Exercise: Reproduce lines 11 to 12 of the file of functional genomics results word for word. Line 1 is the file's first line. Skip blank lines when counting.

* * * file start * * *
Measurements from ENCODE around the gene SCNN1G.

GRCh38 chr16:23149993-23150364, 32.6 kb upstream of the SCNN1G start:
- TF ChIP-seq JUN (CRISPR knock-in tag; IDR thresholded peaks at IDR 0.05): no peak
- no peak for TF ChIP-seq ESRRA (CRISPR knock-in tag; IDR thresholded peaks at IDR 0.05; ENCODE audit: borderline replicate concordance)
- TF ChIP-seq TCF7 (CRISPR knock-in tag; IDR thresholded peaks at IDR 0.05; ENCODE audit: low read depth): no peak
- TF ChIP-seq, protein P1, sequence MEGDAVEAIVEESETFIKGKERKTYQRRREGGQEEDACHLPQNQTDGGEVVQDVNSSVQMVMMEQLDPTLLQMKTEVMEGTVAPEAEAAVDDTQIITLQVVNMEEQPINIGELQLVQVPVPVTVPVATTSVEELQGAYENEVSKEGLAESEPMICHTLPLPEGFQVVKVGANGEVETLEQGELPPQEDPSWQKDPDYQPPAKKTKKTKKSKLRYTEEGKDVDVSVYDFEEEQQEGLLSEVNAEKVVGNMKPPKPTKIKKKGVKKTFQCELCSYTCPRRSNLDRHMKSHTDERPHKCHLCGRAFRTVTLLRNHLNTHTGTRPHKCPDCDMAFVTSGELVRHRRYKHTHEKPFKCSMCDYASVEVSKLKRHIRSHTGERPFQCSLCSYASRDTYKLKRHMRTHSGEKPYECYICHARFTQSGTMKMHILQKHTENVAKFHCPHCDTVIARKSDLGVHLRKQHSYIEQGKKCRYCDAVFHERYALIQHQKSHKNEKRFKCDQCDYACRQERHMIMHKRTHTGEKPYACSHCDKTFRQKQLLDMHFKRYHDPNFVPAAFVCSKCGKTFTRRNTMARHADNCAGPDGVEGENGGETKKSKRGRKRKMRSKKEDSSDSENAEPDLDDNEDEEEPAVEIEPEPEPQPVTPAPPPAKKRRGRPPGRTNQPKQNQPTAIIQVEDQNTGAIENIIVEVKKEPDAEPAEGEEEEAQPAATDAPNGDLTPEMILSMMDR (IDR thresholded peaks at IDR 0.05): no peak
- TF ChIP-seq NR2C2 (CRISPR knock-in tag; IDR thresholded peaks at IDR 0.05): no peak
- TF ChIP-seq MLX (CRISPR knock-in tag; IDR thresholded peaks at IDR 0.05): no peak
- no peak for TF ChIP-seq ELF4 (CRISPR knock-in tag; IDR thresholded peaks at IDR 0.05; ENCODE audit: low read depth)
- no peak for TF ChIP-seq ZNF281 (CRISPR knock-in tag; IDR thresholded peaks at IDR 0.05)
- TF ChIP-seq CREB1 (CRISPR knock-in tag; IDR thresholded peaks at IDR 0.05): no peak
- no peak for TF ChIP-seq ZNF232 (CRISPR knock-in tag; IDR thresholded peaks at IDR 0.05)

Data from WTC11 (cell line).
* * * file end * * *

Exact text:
- TF ChIP-seq CREB1 (CRISPR knock-in tag; IDR thresholded peaks at IDR 0.05): no peak
- no peak for TF ChIP-seq ZNF232 (CRISPR knock-in tag; IDR thresholded peaks at IDR 0.05)